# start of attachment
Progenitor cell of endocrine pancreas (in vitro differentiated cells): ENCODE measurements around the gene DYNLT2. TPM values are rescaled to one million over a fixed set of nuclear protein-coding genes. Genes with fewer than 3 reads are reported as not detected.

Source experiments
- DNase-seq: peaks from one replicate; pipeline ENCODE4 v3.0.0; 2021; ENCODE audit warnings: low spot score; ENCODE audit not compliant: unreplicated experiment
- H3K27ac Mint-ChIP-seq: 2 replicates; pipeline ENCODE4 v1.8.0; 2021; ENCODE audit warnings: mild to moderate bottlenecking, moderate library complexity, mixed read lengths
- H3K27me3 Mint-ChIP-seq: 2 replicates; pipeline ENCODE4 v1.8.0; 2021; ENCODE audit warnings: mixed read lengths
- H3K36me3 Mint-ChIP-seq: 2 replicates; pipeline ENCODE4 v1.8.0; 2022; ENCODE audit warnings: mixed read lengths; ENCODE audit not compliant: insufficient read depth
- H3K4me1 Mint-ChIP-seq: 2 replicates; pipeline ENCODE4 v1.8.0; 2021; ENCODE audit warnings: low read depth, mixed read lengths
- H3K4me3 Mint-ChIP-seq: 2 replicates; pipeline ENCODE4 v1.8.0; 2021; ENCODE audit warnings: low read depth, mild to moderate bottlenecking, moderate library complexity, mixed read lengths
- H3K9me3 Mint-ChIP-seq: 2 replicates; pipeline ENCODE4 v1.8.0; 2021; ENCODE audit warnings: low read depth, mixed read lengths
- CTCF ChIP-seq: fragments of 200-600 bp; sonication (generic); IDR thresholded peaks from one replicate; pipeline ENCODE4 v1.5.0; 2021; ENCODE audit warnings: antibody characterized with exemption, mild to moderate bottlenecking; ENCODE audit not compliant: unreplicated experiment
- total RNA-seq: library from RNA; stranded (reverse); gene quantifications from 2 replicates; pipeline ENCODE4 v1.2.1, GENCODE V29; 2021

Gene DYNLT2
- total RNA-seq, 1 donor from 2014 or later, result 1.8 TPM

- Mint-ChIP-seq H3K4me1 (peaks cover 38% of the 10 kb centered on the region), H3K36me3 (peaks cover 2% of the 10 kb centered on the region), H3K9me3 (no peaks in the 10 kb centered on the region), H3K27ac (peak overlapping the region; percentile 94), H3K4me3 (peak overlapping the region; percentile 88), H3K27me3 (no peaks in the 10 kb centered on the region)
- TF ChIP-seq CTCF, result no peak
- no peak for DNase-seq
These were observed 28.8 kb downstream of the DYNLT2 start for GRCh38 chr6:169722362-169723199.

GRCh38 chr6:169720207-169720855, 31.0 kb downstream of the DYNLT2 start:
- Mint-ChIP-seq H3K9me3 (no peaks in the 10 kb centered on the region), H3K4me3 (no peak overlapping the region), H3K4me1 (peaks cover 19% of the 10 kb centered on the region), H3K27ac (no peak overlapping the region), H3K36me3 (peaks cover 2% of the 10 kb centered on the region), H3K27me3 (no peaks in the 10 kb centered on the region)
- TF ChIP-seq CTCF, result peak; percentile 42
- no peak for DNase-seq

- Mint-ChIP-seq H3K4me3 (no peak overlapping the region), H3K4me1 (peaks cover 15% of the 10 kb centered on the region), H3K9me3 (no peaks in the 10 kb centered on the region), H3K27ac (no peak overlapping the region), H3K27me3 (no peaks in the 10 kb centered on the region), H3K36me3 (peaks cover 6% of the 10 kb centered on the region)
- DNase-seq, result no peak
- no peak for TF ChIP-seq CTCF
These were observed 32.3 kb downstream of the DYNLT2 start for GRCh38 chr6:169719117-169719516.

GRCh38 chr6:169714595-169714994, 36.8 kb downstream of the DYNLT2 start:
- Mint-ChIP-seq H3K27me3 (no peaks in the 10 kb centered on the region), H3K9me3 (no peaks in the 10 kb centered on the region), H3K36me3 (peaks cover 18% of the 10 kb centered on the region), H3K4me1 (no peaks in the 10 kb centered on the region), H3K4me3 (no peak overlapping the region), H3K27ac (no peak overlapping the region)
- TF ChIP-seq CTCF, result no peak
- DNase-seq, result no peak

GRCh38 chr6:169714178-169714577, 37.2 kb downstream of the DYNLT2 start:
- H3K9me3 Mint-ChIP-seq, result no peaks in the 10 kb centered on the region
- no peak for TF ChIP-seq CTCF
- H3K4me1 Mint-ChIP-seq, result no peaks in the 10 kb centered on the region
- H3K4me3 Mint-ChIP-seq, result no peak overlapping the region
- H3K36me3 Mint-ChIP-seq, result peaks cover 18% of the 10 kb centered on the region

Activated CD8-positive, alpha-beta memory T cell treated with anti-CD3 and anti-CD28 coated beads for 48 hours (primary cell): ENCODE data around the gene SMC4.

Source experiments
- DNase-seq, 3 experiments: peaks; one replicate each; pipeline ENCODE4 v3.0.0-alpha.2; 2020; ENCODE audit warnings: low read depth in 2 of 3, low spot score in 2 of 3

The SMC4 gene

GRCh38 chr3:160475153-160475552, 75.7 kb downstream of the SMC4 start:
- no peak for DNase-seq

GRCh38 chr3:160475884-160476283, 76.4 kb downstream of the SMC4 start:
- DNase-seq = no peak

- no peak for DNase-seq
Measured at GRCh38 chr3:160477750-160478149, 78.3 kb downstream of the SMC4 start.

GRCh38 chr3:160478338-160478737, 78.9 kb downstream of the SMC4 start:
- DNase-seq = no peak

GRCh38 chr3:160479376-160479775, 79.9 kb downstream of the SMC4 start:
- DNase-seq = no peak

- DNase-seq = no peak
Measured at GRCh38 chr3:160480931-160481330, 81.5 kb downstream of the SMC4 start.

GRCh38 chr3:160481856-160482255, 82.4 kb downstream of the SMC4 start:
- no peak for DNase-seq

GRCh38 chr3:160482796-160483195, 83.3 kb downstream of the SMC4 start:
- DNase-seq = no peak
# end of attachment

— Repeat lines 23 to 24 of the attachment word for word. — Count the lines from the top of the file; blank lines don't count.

- DNase-seq, result no peak
- no peak for TF ChIP-seq CTCF